The Governor’s Council on Common Core Review didn’t drop any bombshells when it announced its recommendations July 30. It had already made its mark when it pre-recommended in June that Arkansas join the many states exiting the year-end PARCC exam, which Arkansas has since done.
But while the Council may have calmed the waters, which was part of its purpose, the conflict will continue. That’s because the Common Core debate isn’t just about what schools teach, which would be important enough. It also reflects the country’s fundamental divisions.
The Common Core is a set of math and language standards adopted by most states – standards meaning “what students should know” but supposedly not “how teachers should teach.” It was originally proposed by the National Governors Association and the Council of Chief State School Officers as a way to create consistency and comparability among the nation’s schools. The State Board of Education adopted the standards in Arkansas in 2010 without much public discussion, which is part of the problem.
The Common Core partly was a reaction to No Child Left Behind, signed by President George W. Bush in 2002. That law gave the federal government the ability to punish schools if their students weren’t proficient but then let states create their own definitions of proficiency – and their own tests. Because states had a financial interest in their students being “proficient,” the result was a wide variety of standards that often weren’t very rigorous.
The 17-member Council, chaired by Lt. Gov. Tim Griffin, commendably held more than 40 hours of hearings and also hosted public meetings in nine cities. It eventually produced six pages of findings and recommendations. Among the council’s assertions is that “a significant majority of educators generally approve” of the Common Core and that educators “are almost unanimous” in the belief that the Common Core is better than Arkansas’ previous standards.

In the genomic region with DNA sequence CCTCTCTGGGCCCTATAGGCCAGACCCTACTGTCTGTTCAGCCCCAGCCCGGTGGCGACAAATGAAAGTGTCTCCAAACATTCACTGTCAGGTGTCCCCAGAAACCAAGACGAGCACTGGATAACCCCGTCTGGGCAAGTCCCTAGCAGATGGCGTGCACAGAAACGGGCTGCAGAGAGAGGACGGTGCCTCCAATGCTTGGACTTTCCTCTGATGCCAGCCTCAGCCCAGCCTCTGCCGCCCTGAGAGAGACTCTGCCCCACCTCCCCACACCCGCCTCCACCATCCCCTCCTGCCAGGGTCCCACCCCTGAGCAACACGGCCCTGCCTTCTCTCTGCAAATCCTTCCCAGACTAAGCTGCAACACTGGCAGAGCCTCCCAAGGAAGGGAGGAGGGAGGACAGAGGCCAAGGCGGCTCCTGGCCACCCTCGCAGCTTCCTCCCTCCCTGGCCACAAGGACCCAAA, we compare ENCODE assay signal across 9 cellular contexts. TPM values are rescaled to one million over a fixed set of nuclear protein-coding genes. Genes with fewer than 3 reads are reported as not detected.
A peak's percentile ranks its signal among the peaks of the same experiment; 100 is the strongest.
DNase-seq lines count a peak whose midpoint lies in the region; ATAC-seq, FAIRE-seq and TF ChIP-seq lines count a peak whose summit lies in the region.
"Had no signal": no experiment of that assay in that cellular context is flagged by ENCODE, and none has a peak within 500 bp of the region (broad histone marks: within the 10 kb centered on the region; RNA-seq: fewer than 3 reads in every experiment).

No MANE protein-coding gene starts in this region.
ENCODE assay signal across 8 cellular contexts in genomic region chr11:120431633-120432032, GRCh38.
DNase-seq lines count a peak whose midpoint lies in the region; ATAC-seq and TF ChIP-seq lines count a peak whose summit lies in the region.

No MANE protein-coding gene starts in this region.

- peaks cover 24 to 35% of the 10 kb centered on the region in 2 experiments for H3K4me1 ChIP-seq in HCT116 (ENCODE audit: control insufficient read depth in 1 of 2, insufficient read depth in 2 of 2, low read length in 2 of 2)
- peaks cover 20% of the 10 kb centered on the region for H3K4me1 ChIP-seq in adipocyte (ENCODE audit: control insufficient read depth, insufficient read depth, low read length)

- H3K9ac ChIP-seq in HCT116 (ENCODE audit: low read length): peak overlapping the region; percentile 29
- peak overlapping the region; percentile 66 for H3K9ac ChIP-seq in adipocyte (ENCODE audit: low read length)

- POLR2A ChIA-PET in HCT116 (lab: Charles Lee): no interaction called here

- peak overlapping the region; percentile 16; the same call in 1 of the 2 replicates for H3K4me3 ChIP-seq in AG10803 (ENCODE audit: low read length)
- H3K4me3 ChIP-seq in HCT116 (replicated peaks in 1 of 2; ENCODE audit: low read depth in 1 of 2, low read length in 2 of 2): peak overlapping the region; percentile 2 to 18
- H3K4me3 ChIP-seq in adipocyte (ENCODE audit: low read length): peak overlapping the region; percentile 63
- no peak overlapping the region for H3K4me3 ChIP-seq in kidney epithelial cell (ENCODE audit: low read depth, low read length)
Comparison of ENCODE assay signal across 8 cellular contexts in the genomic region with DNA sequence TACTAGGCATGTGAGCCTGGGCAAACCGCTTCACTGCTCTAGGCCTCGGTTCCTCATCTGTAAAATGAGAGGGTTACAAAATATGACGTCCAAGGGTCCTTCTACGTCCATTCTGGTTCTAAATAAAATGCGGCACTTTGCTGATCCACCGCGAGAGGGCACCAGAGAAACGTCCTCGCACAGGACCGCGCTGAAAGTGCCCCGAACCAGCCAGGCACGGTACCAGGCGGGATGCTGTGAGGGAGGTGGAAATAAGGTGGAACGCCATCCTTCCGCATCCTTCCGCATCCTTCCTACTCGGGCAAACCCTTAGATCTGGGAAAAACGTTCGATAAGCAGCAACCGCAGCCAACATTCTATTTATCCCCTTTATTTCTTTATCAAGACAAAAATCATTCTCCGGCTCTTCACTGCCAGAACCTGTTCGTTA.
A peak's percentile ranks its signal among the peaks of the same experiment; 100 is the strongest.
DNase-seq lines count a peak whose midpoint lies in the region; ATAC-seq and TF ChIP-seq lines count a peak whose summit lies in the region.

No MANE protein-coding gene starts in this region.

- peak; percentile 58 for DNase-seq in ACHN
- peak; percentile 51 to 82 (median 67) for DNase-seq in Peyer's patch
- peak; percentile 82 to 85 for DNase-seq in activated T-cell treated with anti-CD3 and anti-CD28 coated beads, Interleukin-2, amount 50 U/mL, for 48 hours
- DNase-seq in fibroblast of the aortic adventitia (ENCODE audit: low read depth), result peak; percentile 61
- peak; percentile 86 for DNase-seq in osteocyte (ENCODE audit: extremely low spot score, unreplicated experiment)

So what are the problems? Among them are a lack of communication between policymakers and the public, and uneven implementation among the state’s school districts. The Council reported that common criticisms of the standards ranged from “well-founded to completely baseless” and often pertained to issues not actually mandated by the Common Core. For example, those weird math problems that have frustrated so many parents are part of a teaching method that complies with Common Core but isn’t required by it.
Among the Council’s recommendations is that the Department of Education continue studying the issue, which it was already doing, that the standards remain under Arkansas’ control, and that they be fluid and changeable.
Will 40 hours of hearings, nine public meetings, and the slaying of PARCC turn down the heat on this issue? Probably some. A public discussion finally has been had. The longer these are the standards, the more entrenched they will become.
On the other hand, the Common Core controversy isn’t just about the Common Core. Instead, the controversy is really about the country’s division, dysfunction and distrust. These days, any national policy effort, even one originating outside the federal government, will be treated skeptically by many. That’s understandable because power tends to centralize. What begins as a voluntary effort by states could become a federal government mandate.
So the divide over Common Core is about educational standards, but it’s also about Obamacare and President Obama, who had little to do with the Common Core until he expressed support for it and his Department of Education unfortunately started handing out grants to encourage it. It’s about the Confederate flag and Bruce/Caitlyn Jenner and all the other things we’re fighting about. Really, if there’s been a federal school takeover, it happened when Bush signed No Child Left Behind. But that occurred early in his administration, a few months after the September 11 attacks, when the country was relatively unified and its attention focused on external enemies.
The Council has finished its work. We still have the Common Core standards, which are probably better than what we had. We have a less intrusive year-end test. We still have a lot of distrust.
And we still have educators trying to do their jobs in the midst of an ongoing education controversy that’s about a lot more than education. School starts this month.